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In Silverlight and WPF, is there a default height for a TextBlock and if so, what is it?

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Take in mind that the user can have a windows theme that make the texblock to have a different default height... –  Jonathan Jun 16 '11 at 14:31
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If you have a purpose for this question other than trivia, you don't need to be shy about it. Just write up the scenario you're looking at, the problem you're looking to solve, and someone will probably help you out. –  djdanlib Jun 16 '11 at 19:22
    
@djdanlib I am looking for an answer and here is my purpose: I have a WPF app with TextBoxes both in Grids and in StackPanels (vertical). The ones in a StackPanel somehow get a 'default' height. I would like to set the height of the ones in the Grid controls to match so it looks nice. –  Ben Oct 15 at 11:03
    
@djdanlib - Found the answer! :-) For the TextBoxes in the Grid controls, set the VerticalAlignment="Center" and the height gets changed to it's 'default' value. –  Ben Oct 15 at 11:08

3 Answers 3

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<Grid x:Name="LayoutRoot" Background="White">
    <Border BorderBrush="Blue" BorderThickness="1" CornerRadius="5">
        <TextBlock x:Name="Itself" Text="{Binding ElementName=Itself, Path=ActualHeight}" />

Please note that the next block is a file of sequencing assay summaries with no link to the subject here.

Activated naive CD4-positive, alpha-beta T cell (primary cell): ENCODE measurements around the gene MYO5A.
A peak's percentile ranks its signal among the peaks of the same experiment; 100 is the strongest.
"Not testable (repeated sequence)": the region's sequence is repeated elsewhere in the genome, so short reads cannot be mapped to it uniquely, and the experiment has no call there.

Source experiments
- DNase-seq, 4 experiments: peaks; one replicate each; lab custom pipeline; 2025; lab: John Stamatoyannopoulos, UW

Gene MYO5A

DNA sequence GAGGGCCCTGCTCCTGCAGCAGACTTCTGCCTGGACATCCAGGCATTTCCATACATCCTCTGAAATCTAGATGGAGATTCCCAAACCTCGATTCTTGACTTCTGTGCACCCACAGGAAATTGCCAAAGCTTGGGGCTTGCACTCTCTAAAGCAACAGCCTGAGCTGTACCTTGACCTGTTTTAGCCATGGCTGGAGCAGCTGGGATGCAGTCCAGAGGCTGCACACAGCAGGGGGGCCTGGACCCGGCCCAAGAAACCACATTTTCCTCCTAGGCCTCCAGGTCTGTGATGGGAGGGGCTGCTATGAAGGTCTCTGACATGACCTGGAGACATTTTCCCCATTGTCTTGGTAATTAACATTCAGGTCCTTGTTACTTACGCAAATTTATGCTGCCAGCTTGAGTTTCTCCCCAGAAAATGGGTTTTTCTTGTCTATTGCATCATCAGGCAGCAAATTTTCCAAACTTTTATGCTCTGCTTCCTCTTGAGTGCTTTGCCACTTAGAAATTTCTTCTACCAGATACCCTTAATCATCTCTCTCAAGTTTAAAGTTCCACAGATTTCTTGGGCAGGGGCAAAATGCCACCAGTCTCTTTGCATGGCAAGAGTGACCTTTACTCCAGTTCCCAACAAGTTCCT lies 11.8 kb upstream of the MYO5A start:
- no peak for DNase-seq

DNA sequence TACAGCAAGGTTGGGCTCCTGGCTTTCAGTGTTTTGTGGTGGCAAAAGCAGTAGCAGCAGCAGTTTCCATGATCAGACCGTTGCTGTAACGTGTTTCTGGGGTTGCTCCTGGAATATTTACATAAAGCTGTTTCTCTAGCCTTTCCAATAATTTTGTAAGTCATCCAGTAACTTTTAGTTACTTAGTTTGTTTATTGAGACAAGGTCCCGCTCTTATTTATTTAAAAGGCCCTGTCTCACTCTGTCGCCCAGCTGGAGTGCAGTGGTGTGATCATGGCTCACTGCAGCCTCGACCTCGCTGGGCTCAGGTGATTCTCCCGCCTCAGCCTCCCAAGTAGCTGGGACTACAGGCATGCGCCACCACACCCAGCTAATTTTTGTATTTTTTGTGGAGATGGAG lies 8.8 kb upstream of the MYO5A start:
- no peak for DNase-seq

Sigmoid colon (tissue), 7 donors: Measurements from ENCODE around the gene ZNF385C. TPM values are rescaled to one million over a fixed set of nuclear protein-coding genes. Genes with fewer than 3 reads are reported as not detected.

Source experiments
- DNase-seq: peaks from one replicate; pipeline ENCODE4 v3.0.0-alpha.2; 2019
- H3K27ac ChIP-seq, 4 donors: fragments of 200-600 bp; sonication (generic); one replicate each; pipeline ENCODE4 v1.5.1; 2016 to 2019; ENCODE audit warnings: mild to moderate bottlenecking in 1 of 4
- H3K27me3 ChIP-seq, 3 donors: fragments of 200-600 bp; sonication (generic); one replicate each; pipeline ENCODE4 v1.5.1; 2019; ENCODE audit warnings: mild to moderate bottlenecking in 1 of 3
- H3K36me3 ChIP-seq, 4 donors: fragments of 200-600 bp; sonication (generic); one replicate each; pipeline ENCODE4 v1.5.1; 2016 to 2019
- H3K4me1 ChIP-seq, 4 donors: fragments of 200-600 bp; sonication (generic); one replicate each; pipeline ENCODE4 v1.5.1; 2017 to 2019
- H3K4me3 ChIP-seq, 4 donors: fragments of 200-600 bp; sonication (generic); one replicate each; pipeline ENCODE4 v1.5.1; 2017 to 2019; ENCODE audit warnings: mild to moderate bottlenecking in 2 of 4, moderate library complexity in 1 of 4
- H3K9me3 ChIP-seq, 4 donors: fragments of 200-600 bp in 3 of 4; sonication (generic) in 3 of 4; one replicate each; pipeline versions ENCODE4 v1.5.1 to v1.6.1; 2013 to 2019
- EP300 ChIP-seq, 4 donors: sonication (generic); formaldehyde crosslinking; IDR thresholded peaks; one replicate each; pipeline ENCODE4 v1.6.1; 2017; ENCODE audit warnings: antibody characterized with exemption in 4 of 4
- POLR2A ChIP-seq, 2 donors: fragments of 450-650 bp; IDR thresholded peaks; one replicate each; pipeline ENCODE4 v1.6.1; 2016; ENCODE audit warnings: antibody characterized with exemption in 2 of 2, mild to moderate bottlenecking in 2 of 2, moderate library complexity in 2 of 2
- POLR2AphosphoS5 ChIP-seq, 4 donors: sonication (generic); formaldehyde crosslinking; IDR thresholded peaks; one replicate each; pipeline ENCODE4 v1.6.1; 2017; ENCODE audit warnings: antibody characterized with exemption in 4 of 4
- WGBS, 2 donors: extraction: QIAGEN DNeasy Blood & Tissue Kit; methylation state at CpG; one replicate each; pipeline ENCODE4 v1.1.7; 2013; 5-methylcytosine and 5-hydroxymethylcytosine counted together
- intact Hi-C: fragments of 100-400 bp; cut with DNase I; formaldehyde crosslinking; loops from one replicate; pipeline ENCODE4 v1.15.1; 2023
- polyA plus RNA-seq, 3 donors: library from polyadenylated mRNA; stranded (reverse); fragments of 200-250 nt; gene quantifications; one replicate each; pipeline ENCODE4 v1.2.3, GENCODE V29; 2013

</Border>
</Grid>

Given the above XAML, with Silverlight 4, the TextBlock has a default fontsize of 11, and an ActualHeight of 16. The ActualHight shown in itself will be 0 due to the height being calculated too late.

That's assuming you don't set them, in which case they won't be defaults.

Interestingly, the exact same XAML in WPF, the height of the TextBlock fills the container it's in. In this case (for me anyway) it showed its own ActualHeight was 310. WPF didn't have the issue Silverlight had with binding to its own ActualHeight. Resizing the window changed the height. So in this case the default height could be said that its Auto (or NaN).

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I just tried changing to 150% (Windows 7 - Control Panel > Appearance and Personalization > Display) and it made no difference. It was still 16 for Silverlight. –  Stephen Price Jun 16 '11 at 15:41

it is 23 in VS2008. But that is not so difficult to find out...

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It is not a true control but a frameworkelement. Hence it's default height is the same as the control within which it is kept.

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I am looking for this answer too (for WPF). When I use the TextBox in a StackPanel it somehow gets a 'default' height, but when it is used in a Grid control it does what you say and gets the height of the cell that it occupies. Can you please update your answer to explain where the 'default' height is coming from when used in a StackPanel? –  Ben Oct 15 at 10:42

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